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Quarter 2, 2019, has brought with it some positive news in the Irish datacentre industry continuing the trend of strong momentum across the sector.
€1bn in new datacentres is currently under construction with a further €3.5bn with planning permission expected to be completed by 2025. There are now a total of 34 new datacentres in the pipeline, 8 of which are in construction. There are 53 currently active.
With the continued growth in the datacentre sector in Ireland, the island has also seen subsequent investment and growth in the renewable energy sector. The need for more renewable energy sources has been cited by Eirgrid, SEAI and the Irish Academy of Engineers to ensure the sustainability of the sector which we welcome.
Specifically, on top of the additional capital investment from datacentre providers, a recent report from the Irish Academy of Engineers highlighted Ireland will require a €9bn investment in renewable energy sources by 2027.
The datacentre industry globally has progressively moved to a renewable first model and the industry in Ireland is no different. As recognition of this reality, we welcomed the Irish Government’s commitment last quarter to achieve a 70% renewable energy target by 2030 but the government cannot drive that agenda alone.
We have seen in recent times several large scale investments in the renewable energy sector from leading datacentre operators such as Amazon and Microsoft. We expect these type of non subsidised investments to continue. Amazon only recently announced Cork as the location for a 23Mw wind farm development on top of an earlier investment in April this year in Donegal. Wind power already produces 37% of electricity on our grid and has seen a 100% increase in capacity since 2012.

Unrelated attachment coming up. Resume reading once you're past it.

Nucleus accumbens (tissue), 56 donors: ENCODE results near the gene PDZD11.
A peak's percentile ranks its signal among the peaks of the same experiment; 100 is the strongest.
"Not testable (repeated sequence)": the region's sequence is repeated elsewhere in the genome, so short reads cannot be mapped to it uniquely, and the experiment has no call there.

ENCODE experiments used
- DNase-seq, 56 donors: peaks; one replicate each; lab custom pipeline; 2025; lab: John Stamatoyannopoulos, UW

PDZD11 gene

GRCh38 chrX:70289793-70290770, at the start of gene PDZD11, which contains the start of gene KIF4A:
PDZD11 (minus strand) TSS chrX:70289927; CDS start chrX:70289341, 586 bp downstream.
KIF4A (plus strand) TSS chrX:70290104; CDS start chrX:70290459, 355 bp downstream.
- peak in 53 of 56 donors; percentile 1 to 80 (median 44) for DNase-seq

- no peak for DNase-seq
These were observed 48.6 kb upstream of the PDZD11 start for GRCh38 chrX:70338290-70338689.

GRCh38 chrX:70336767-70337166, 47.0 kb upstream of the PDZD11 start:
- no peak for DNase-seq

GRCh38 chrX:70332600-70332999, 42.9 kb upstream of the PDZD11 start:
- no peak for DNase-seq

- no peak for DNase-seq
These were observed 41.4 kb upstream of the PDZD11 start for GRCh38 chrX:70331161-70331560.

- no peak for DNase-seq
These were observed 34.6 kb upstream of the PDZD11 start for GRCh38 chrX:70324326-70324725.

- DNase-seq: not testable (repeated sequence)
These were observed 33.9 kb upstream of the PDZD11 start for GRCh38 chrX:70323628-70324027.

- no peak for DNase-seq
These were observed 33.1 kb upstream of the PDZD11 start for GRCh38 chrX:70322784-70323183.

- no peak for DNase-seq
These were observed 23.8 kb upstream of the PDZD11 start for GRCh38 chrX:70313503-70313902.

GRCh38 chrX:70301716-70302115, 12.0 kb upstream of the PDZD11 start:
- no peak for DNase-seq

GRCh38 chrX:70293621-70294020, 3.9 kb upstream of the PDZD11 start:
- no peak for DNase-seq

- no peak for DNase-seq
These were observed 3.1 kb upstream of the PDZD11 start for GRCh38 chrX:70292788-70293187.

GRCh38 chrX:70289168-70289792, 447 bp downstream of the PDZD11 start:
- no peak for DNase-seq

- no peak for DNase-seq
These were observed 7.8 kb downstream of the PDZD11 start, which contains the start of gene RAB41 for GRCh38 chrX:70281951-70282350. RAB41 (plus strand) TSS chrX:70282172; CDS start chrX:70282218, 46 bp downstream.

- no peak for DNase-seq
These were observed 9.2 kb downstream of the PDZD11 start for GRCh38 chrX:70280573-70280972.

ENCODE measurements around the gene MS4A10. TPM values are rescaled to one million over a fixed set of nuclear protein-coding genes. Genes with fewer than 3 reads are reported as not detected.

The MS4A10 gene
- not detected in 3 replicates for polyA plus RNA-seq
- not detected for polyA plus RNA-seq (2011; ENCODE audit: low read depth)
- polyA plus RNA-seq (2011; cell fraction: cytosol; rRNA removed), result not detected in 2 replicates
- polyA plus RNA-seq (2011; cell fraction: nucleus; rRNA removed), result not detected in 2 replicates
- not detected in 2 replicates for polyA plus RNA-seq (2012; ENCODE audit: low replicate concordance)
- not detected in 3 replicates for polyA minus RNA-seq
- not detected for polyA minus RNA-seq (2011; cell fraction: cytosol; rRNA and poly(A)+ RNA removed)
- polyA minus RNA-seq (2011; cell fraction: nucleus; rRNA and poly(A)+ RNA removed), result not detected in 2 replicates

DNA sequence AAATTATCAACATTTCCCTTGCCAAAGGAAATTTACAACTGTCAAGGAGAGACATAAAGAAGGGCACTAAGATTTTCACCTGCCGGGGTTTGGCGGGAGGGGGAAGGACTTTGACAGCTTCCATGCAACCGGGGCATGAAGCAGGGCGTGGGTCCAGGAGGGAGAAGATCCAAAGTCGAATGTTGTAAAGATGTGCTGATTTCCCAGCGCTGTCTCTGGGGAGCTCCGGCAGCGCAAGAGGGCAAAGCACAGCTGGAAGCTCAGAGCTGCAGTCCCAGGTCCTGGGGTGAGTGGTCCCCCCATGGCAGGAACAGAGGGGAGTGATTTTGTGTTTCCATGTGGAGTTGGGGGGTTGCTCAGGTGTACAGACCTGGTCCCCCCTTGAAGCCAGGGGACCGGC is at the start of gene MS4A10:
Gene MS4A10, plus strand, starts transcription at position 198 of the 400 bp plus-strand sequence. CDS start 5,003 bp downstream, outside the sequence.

In many ways, the economic benefits to datacentres are now four-pronged. Direct investment in construction-related activity is now set to top €11.3bn by 2023.
Irish construction exports have increased significantly in recent years to €2bn and our expertise in datacentre construction is playing a positive part in that growth according to the Construction Industry Federation.
Meanwhile the value of ICT exports has grown to €69.8bn according to CSO figures in 2017. In addition, a recent IDA/Grant Thornton report from 2018 highlighted a multiplier effect of three times that of what has invested annually in the operations of DC’s in Ireland creating thousands of jobs directly and supporting thousands more indirectly.
The challenges of success are increasingly becoming known in policymaking circles as the sector's footprint expands in Ireland. The principle challenge is that of sustainability. The datacentre industry will continue on its course to invest in renewable, sustainable energy solutions into the future.
The OECD in 2000 recognised Ireland as the number 1 software exporter in the world ahead of the US. 19 years later and Dublin has been recognised as the largest datacentre cluster in Europe. We have maintained our Tier 1 status because of our ability to change and innovate specifically around the world of data. In the same way that Ireland found solutions to the change from floppy disks to datacentres, we must now look at how we harness our natural resources including Wind, Wave, Biogas and Light to maintain Ireland’s name as the "Data Isle".
We look forward to engaging with stakeholders on the issue of sustainability and energy requirements in the sector to ensure strong growth into the future ensuring Ireland’s place as a global leader.
Founder & President Host In Ireland